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Random Food Questions Thread - Page 360

post #5386 of 7218
I know sauce au poivre with poivre dans la sauce. Makes sense regarding the name, but maybe you're right.
post #5387 of 7218
Quote:
Originally Posted by b1os View Post

I know sauce au poivre with poivre dans la sauce. Makes sense regarding the name, but maybe you're right.

I'm not sure sauce au poivre even exists. I was describing the method for steak au poivre, which is what I assumed he meant because real poivrade sauce is so rare these days, and doubly so in a country where wild game is almost never sold.
post #5388 of 7218
Quote:
Originally Posted by Big Pun View Post

How to tell when my golden sweet pineapple is at peak ripeness?

pull on the 'leaves' at the top - if they release pretty easily, the pineapple is ripe.
post #5389 of 7218
Quote:
Originally Posted by impolyt_one View Post

pull on the 'leaves' at the top - if they release pretty easily, the pineapple is ripe.

If leaves pull out easily you've probably got an over ripe or rotten pineapple. You should look for a yellowy colour from the base to at least half way up preferably higher. Smell the base of the pineapple it should smell sweet like pineapple juice. It should still be firm/slightly soft to the touch, if it's spongy it is over ripe, if it has little smell and is firm it isn't ripe. Don't buy a completely green pineapple.
post #5390 of 7218
Quote:
Originally Posted by itsstillmatt View Post

Are you looking to make sauce poivrade or sauce au poivre. They sound the same, but the first is a very complicated sauce for game meats and the second is simple for steak. For the latter, which is what you probably want, you take the pan in which you made the well peppered steak, you deglaze it with cognac, flame, then add reduced veal stock and cream and cook until it thickens, then pour over your meat. For the former, well, you kind of have to do it the long way, and not dog bones, those are generally smoked.

If you pepper the steak before putting it in the pan don't you find that the pepper burns? Especially in a pan hot enough to get a good maillard reaction on the steak. I usually add pepper to the pan before deglazing.
post #5391 of 7218
IMO it doesn't really burn (unless you burn the steak, too). Maillard takes place at >250°F. Actually, the taste of pepper changes when you heat it. None is better, but you may very well prefer the non-"grilled" pepper.
post #5392 of 7218
Quote:
Originally Posted by b1os View Post

IMO it doesn't really burn (unless you burn the steak, too). Maillard takes place at >250°F. Actually, the taste of pepper changes when you heat it. None is better, but you may very well prefer the non-"grilled" pepper.

Yep I know pepper changes as you heat it, I cook it a little before deglazing and also often add fresh pepper just before deglazing as well.
post #5393 of 7218
Quote:
Originally Posted by Fang66 View Post

If you pepper the steak before putting it in the pan don't you find that the pepper burns? Especially in a pan hot enough to get a good maillard reaction on the steak. I usually add pepper to the pan before deglazing.

I agree with you for the most part. Still, just because I think something doesn't mean it is the right answer to a question.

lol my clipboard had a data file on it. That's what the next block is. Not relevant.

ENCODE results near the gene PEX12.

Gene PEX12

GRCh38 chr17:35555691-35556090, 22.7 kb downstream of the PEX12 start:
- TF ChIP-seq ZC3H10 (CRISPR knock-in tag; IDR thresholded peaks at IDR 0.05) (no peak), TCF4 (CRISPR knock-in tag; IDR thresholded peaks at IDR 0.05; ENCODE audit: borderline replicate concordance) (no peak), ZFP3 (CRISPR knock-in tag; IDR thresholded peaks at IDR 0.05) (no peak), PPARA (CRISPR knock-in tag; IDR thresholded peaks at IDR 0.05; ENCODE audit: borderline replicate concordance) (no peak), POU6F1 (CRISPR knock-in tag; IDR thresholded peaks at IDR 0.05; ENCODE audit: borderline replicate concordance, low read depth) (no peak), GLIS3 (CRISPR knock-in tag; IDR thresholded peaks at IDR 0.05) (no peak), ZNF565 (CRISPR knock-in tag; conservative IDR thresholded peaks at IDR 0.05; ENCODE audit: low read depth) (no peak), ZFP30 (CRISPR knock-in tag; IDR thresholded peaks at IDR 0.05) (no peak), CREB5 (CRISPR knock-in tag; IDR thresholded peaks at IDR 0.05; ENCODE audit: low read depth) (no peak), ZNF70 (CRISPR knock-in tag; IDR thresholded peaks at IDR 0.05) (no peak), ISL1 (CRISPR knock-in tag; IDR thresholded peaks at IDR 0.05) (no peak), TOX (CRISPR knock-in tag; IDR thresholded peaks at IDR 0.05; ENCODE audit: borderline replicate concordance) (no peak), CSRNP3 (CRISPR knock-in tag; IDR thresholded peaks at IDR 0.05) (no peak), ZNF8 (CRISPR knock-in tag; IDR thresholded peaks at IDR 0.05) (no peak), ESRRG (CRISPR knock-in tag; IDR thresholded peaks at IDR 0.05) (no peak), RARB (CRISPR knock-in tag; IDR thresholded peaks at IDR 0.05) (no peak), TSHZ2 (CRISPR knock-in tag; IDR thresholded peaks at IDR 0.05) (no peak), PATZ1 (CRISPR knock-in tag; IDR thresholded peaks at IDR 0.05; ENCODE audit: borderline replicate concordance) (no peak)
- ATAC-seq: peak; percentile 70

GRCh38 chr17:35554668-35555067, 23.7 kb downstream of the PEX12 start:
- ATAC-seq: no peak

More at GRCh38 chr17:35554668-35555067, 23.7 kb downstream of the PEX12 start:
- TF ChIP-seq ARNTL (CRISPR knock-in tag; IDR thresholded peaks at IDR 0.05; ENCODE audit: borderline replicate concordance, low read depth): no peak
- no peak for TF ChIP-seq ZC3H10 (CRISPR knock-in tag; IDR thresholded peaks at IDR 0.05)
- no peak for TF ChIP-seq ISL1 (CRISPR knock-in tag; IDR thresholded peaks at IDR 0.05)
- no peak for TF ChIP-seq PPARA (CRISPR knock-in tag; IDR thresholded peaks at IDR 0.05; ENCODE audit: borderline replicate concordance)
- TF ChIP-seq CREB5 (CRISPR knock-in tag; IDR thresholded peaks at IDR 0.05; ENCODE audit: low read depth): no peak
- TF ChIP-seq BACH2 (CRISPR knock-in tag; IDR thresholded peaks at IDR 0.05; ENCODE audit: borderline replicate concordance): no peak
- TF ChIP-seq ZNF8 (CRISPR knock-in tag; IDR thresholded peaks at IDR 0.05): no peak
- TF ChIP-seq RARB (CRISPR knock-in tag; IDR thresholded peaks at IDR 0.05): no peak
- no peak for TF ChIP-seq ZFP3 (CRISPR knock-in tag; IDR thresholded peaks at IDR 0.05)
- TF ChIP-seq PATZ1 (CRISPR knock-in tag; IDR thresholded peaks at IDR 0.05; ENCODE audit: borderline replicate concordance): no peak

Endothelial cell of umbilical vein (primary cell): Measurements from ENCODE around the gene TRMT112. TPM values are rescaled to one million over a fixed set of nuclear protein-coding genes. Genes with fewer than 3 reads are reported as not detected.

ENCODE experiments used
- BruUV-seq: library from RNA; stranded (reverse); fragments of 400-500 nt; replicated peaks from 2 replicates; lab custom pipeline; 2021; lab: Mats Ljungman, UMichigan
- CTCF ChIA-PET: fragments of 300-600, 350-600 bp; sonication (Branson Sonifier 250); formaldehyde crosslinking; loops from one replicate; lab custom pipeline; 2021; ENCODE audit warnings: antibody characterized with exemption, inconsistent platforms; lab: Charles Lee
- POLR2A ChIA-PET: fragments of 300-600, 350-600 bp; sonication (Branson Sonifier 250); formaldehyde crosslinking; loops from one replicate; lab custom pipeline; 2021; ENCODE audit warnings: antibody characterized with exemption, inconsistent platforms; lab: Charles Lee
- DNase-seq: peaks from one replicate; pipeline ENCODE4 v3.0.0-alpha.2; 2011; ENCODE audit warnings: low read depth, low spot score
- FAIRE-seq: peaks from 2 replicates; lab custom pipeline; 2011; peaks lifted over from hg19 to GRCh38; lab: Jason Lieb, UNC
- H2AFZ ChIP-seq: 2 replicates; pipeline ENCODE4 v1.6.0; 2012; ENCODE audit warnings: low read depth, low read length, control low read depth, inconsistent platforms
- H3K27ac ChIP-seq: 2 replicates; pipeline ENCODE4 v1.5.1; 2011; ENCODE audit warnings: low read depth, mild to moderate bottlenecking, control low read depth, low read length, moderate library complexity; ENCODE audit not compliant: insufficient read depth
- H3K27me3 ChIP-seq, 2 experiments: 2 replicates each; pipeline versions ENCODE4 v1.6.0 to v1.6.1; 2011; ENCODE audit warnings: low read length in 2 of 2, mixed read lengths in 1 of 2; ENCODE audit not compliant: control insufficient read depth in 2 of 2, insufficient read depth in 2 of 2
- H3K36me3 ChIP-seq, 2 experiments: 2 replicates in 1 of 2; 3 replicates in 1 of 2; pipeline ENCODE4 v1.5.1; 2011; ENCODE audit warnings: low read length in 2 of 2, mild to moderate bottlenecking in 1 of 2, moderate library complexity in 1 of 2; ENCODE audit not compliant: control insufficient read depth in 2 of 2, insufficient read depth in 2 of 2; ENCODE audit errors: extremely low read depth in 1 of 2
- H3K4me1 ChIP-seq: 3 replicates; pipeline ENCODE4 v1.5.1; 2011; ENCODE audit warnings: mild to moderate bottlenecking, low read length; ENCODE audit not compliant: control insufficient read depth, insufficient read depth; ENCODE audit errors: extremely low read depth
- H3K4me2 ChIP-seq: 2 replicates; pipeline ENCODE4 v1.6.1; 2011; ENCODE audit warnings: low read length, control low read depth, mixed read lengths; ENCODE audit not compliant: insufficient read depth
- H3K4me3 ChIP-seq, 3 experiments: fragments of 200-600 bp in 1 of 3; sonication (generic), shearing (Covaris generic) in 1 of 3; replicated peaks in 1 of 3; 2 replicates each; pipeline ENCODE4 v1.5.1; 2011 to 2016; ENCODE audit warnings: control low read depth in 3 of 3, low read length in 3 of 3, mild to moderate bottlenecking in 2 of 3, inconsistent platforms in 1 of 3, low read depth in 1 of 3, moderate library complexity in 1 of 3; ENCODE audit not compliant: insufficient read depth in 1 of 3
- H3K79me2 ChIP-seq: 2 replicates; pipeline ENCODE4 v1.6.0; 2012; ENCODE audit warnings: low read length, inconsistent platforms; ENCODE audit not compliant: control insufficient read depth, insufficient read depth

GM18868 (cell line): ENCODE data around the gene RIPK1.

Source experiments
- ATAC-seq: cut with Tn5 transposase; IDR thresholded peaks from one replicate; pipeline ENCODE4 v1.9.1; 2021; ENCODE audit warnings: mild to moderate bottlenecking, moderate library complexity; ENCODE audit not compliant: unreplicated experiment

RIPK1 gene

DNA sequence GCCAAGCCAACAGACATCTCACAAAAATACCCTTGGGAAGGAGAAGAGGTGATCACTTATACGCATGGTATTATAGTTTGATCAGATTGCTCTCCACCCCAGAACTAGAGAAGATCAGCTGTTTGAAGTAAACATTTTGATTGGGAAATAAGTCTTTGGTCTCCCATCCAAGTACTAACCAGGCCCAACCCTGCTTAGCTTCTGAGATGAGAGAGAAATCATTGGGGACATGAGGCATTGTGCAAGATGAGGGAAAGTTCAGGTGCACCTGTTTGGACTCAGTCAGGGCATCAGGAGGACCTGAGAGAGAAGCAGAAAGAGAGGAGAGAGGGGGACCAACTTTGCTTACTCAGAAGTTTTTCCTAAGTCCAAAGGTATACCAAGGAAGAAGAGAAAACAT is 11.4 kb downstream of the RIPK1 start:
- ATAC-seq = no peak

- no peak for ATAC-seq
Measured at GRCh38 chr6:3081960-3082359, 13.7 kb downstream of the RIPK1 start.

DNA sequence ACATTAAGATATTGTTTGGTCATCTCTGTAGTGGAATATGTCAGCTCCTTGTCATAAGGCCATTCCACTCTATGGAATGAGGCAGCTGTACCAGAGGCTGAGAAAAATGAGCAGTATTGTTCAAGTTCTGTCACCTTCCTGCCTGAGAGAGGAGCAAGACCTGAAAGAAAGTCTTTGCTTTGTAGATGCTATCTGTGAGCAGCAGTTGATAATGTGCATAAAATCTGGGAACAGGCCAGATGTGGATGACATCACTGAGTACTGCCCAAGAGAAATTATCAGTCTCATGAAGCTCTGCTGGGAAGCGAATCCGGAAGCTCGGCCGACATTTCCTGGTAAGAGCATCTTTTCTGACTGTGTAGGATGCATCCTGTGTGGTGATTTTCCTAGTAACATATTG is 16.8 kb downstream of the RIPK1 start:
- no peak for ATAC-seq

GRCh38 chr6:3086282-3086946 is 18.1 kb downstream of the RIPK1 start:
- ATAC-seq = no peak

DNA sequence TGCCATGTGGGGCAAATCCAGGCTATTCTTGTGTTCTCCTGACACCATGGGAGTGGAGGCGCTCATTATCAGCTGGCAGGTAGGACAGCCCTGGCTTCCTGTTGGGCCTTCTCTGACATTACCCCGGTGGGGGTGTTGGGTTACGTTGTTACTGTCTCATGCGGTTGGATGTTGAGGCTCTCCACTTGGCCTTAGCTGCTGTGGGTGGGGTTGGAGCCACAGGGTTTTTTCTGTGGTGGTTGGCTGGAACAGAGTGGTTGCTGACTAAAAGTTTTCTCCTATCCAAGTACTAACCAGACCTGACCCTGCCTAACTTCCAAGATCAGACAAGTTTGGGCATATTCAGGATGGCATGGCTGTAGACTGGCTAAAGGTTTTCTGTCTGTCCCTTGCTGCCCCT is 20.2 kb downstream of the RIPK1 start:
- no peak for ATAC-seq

post #5394 of 7218
Quote:
Originally Posted by itsstillmatt View Post

Are you looking to make sauce poivrade or sauce au poivre. They sound the same, but the first is a very complicated sauce for game meats and the second is simple for steak. For the latter, which is what you probably want, you take the pan in which you made the well peppered steak, you deglaze it with cognac, flame, then add reduced veal stock and cream and cook until it thickens, then pour over your meat. For the former, well, you kind of have to do it the long way, and not dog bones, those are generally smoked.

That makes sense. Thanks a bunch.
post #5395 of 7218
Are fresh porcini from Poland any good?
post #5396 of 7218
it reallly depends on the quality (not a circular answer). central europe is really REALLY rich in great wild mushrooms and has a long tradition of mushroom cookery (including and maybe especially boletes). but a great mushroom harvested in poland, shipped carelessly and stored too long will not be a good mushroom. you know what to look for -- firm, not slimy, stems should be firm, too. whether you want the caps tightly closed or not depends on how you're going to use them ... tightly closed is best for raw; open is a little sloppier but richer flavored ... best for cooking (trim the gills).
post #5397 of 7218
That makes sense. I can buy them directly from the importers, but I am wondering if Polish ones are considered inferior to others.
post #5398 of 7218
Mitteleuropean chanterelles are great.
post #5399 of 7218
you know, before being devastated by wwi, wwii and the iron curtain, mitteleuropa was regarded as a culinary paradise, the equal of france and probably ahead of italy. sometime pick up joseph wechsberg's great book "blue trout and black truffles" and you'll get a real sense of what was lost .
post #5400 of 7218
Is the recipe for the Robuchon quail with foie gras in any book? I have felt like making that for some time and seen a few of you dudes making it but couldn't find the recipe in any books. Le Grand Livre is like $500 so I just go browse it at the store. redface.gif
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